Some pedals, usually tuners (BOSS TU-3, Korg Pitchblack) have 9V dc out and the they take 9C DC in. I'm not sure how it may be beneficial comparing to doing daisy chain with parallel cable.


If you have a power supply with eight outputs, for example, then you can add the tuner without taking away from the ability to power eight other pedals. It gives you nine pedals in total.

An interesting follow up question is why more pedals don't have this. My guess would be that perhaps they require more current and the total draw would be greater than the typical power supply can provide. That suggests that tuner pedals draw a very small amount of current, so it makes sense for them to pass along the rest to a pedal that can really use it.

Interesting: The TU-3 normally draws 30 mA, according to the manual, which is low but not that low. In high brightness mode, it draws 85 mA, which is most of the capacity of a typical 100 mA supply.

So I have another theory: Normally the tuner pedal is off while you're playing, and when the tuner is on, you don't need any of the other pedals to be working, so the tuner "steals" current from some other pedal while you're tuning, and then let's all of the current through to another pedal when you actually need it.

  • I'm vaguely recalling something about using fuzzes at lower voltage -- this link seems to jive with that missionengineering.com/fix-your-tone-with-a-dead-battery/… , so it's not unusual to have pedals running with insufficient power input.
    – Dave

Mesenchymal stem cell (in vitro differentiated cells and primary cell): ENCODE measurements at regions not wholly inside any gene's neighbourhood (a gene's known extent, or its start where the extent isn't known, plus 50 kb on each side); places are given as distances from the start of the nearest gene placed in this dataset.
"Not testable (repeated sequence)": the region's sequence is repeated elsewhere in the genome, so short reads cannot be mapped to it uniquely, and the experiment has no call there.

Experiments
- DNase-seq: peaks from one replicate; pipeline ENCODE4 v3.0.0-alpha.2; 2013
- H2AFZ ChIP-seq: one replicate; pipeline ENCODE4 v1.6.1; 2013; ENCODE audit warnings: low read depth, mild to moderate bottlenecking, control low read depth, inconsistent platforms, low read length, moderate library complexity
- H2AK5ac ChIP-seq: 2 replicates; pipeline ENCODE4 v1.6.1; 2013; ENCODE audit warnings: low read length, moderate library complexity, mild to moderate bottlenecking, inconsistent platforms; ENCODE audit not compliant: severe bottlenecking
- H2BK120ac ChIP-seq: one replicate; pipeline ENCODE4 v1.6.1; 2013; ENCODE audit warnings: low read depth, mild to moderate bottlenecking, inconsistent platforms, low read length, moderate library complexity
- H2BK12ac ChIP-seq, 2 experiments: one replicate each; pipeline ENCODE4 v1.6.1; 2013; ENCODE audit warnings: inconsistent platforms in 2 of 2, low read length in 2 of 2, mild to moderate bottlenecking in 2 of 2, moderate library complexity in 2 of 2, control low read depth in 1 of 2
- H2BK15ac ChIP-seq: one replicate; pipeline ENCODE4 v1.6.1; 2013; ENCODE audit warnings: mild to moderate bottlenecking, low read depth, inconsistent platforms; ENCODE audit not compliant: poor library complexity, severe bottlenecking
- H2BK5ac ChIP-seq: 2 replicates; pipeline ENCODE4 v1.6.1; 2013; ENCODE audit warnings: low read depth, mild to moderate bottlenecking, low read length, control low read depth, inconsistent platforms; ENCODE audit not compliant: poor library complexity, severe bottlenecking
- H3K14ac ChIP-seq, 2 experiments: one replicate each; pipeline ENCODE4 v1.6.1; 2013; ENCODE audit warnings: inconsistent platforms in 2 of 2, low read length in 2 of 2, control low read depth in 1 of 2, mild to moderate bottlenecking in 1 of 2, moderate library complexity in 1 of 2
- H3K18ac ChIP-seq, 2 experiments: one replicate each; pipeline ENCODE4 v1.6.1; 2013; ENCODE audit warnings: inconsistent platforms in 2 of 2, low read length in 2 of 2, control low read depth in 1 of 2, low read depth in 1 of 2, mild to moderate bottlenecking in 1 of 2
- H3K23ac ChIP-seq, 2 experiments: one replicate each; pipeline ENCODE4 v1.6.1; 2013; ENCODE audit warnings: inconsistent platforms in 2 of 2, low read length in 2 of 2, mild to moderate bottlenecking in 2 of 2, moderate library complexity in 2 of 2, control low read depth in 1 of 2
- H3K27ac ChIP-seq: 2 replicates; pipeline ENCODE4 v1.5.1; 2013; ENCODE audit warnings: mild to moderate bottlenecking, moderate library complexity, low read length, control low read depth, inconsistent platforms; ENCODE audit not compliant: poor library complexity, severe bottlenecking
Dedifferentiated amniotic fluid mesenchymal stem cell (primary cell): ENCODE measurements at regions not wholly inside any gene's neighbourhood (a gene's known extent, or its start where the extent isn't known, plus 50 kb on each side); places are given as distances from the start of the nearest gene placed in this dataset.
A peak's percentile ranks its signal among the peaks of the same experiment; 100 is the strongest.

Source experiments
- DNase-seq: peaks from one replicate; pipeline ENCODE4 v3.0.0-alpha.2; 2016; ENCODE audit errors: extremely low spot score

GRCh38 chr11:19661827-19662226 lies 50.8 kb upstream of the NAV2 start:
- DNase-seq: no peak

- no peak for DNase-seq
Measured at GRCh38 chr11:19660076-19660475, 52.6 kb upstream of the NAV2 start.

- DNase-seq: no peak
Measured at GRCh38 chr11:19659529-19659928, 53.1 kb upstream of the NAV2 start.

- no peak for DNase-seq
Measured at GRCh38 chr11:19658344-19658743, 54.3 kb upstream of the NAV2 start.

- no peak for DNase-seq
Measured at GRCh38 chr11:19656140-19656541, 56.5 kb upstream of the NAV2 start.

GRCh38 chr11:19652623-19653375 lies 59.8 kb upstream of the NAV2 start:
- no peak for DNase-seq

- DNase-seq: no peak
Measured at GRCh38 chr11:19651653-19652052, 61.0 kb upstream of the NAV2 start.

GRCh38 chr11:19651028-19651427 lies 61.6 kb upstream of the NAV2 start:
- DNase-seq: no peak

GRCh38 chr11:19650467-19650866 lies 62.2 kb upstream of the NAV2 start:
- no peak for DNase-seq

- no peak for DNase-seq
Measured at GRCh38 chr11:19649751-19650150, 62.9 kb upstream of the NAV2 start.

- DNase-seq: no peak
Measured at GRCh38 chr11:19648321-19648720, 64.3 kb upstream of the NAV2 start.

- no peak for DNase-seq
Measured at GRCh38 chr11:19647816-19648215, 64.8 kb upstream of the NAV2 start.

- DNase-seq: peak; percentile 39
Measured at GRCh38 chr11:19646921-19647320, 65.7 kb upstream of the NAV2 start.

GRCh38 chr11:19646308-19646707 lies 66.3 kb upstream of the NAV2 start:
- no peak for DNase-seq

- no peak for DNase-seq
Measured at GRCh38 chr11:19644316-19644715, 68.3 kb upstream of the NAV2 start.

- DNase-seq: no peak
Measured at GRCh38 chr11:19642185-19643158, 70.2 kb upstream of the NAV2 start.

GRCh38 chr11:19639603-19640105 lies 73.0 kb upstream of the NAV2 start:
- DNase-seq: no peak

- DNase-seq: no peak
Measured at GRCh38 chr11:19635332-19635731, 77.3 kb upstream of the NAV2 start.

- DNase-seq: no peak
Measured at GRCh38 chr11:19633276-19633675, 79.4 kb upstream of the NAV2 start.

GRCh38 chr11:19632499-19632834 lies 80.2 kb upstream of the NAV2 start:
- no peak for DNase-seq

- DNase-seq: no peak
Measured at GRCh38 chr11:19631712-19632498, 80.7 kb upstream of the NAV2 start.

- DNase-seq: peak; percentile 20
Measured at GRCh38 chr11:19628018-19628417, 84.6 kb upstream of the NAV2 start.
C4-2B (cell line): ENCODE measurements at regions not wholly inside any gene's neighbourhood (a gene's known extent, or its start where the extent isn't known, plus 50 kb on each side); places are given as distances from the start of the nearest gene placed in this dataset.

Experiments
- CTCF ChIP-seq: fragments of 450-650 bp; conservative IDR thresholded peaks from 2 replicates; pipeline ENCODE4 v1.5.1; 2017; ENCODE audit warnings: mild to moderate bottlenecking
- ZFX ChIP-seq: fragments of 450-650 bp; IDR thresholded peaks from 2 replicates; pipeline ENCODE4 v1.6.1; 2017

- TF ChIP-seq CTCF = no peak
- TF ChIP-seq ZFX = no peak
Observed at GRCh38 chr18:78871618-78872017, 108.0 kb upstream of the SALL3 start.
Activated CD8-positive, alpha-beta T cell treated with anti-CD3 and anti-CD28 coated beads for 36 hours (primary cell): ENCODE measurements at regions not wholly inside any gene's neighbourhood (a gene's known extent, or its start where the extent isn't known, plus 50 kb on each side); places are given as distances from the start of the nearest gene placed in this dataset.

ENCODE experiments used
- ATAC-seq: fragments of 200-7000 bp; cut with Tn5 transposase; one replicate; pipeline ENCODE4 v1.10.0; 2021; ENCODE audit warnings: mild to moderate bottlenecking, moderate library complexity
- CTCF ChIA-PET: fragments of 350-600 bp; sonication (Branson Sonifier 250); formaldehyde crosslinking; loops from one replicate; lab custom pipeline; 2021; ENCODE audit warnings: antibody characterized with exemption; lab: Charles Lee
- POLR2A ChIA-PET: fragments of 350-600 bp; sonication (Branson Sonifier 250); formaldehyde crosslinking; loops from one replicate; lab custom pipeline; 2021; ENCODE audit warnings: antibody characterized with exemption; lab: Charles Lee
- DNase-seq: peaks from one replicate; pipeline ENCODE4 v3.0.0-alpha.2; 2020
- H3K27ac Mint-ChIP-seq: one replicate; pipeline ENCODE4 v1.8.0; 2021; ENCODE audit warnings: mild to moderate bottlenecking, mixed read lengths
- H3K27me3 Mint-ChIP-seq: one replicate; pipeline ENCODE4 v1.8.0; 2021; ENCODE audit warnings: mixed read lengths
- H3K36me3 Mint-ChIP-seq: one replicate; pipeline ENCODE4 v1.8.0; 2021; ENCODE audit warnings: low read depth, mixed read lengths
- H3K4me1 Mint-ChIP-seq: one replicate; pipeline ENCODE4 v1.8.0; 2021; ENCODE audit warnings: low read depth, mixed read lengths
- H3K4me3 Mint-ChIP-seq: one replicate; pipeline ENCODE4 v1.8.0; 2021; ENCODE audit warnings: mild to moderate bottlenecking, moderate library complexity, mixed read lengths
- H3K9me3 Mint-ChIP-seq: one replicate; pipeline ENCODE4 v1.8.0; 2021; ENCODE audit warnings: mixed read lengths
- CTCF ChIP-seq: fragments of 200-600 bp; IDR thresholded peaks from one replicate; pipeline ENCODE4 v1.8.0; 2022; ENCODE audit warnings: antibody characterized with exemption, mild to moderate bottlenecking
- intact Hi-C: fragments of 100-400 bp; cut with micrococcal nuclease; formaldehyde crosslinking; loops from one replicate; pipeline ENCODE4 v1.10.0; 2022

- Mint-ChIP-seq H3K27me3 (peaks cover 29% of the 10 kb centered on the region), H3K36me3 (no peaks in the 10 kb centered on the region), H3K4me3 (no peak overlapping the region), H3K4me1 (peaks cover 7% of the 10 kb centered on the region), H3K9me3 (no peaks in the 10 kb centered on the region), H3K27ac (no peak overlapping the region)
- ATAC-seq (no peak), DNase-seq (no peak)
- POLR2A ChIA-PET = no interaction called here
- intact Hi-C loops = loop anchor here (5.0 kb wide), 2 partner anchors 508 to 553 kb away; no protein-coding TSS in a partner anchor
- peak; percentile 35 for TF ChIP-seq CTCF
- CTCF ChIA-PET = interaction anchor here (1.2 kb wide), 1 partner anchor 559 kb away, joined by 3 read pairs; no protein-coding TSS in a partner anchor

Feb 5 '18 at 15:18
  • @Dave Voltage and current are quite different in this situation. The potential problem here is that the total current draw might exceed the current supply capacity of the power supply. That does not make pedals sound better or worse, it overheats the supply and can cause damage or a fire. Feb 5 '18 at 15:24
  • What you say is true if the pwr. out is setup in parallel with the guts of the tuner pedal. I think that it is not if the pwr. out is in series. But now we're digressing into pedal circuit design, though it would be relatively easy to hook up a voltmeter across the pwr. out terminals and see if it drops when the pedal is engaged. I guess my point is that, assuming Boss and the rest have properly designed their circuit, then the worst that happens is the downstream pedal is underpowered, and running pedals underpowered is not unheard of; weakly/indirectly supporting the final paragraph.
    – Dave
    Feb 5 '18 at 15:36
  • @ToddWilcox the reason it's not common practice to plug daisy chains into power supply (which the tuner is doing in this case) is because daisy chains are not isolated, which can create noise problems. I think your right though; tuners do it because it mutes everything else when engaged, thus negating the noise problem. Feb 5 '18 at 16:24
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    @supercat Yes, generally pedals are always powered when plugged in, as I mentioned in my earlier comment. The thing is, the amount of current drawn by a (analog) pedal when it is powered is not constant. It varies with the level of the signal. So when the pedal is bypassed, and therefore there is no signal, for most pedals the current draw is very small. Buffered pedals that don't use true bypass will draw more current than true bypass. Digital pedals might not even drop that much at all in current draw since the processors would be kept running. Feb 5 '18 at 17:59

I believe the idea is that when you engage a tuner, your other pedals get no input (the tuner mutes it) so their power consumption is low at the moment. Therefore it's safe to use the same power line for a tuner and one other pedal.


Using this output, you can daisy chain pedals without having a special parallel cable: you can use just "simple" jack-jack DC cables.


If a performer is going to be using many pedals, there are a number of ways by which they might all be powered:

  1. Use a separate "wall brick" for each one. That may be a workable approach for 2-3 pedals, but would be less workable as the number increased, and could be pretty horrible once the number exceeded 5-6.